Ask anyone who suffers from arthritis what it’s like, and you’ll hear just one word repeated and repeated – pain. And you won’t have to look very far to find people to ask. In some cases, you don’t even need to ask – you can tell just by watching them move; they don’t like to because it hurts.
We’re not alone in coping with this painful monster – our horses, like humans, are quite prone to arthritis, and they hurt just as much as we do.
We hope medical science will soon be able to control it, even cure it, both horse and human, but until then, because it’s a chronic degenerative disease, the prognosis isn’t good. Once it’s in our joints, it’s there for keeps, and if left untreated, it just gets worse. So we compensate: we medicate to mitigate the symptoms. We avoid activities that we know will hurt.
Lucky us, humans can do that. Horses not so much. They rely upon us to see and recognize their symptoms, then do something about it to ease their pain, just as we do our own. Problem is, sometimes we don’t “get the message” when our horse hurts. But the clues are there, you can bet on it. We need to recognize what their body language is saying.
Fortunately, most of us can spot a horse that’s in obvious pain, though we may not be able to pinpoint exactly where it’s centered. Here are some of the general symptoms that tell us that our horse is hurting:
- An obvious limp
- A listless, depressed attitude
- Decreased appetite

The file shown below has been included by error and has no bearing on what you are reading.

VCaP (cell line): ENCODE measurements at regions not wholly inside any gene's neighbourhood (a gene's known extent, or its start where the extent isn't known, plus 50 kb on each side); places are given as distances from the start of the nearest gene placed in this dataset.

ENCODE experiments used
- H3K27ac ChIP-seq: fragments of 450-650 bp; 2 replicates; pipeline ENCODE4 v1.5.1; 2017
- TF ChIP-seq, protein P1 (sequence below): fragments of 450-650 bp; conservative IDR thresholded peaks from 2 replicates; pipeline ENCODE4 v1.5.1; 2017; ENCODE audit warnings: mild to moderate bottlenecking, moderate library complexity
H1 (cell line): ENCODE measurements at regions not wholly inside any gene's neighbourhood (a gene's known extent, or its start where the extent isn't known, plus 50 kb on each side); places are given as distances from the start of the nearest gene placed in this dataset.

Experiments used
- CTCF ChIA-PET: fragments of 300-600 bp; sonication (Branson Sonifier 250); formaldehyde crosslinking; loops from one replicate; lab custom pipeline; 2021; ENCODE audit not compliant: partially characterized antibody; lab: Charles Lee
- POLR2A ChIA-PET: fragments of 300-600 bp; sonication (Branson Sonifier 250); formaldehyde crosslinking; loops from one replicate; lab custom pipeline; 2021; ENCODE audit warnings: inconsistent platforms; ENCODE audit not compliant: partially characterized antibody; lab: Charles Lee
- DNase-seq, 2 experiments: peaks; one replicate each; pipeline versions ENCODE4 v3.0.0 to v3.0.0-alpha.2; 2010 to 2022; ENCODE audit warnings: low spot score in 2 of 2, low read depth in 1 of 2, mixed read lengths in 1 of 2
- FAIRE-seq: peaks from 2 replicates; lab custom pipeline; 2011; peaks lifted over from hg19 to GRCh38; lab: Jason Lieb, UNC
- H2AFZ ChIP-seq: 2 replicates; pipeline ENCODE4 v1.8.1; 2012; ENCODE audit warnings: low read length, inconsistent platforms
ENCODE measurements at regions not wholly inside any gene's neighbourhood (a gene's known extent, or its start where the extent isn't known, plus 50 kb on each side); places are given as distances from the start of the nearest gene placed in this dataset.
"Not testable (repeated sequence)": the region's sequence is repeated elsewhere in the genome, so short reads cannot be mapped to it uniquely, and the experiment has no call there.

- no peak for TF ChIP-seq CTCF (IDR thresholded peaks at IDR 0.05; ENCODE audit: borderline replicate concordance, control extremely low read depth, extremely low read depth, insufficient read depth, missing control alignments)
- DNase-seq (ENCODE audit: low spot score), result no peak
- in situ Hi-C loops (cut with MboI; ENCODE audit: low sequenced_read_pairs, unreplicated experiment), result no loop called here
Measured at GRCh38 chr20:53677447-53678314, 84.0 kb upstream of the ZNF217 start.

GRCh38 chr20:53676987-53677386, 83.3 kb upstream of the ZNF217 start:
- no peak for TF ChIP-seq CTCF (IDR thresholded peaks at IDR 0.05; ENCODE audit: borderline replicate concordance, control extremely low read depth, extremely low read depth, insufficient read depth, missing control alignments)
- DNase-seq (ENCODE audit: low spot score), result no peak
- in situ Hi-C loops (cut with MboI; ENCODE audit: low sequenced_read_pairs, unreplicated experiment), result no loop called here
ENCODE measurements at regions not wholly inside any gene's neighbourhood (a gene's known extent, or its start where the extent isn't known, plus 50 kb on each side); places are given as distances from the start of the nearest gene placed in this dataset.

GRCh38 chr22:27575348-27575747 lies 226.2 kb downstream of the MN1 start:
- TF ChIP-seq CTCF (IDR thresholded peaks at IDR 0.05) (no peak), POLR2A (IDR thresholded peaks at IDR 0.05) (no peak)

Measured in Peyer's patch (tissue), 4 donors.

- Lies down more than usual
- Doesn’t move around as much as usual, less interested in playing
- Separates himself from his herdmates
- When standing, eases the weight load on an involved leg by “pointing” a forefoot or “flexing” a hind foot to let the opposite leg take up the weight burden
- When ridden, seems stiff, may refuse certain movements such as collection, jumps, certain turns and the like
- We get a break when examining specifically for arthritis: it is a disease that’s centered in the joints, which narrows down which areas we need to concentrate on
Here are some of the symptoms of arthritic pain:
- Joint swelling
- Warmth around a joint
- Reduced ability to move the joint
- Stiffness, especially in the morning
- Misshapen joint
- When picking his feet, you notice less dirt, hay, manure packed in
When we do see the symptoms, we bring in the vet to do another evaluation, and if our suspicions are confirmed, our next thought is how do we get rid of the problem? Can’t we just take a pill?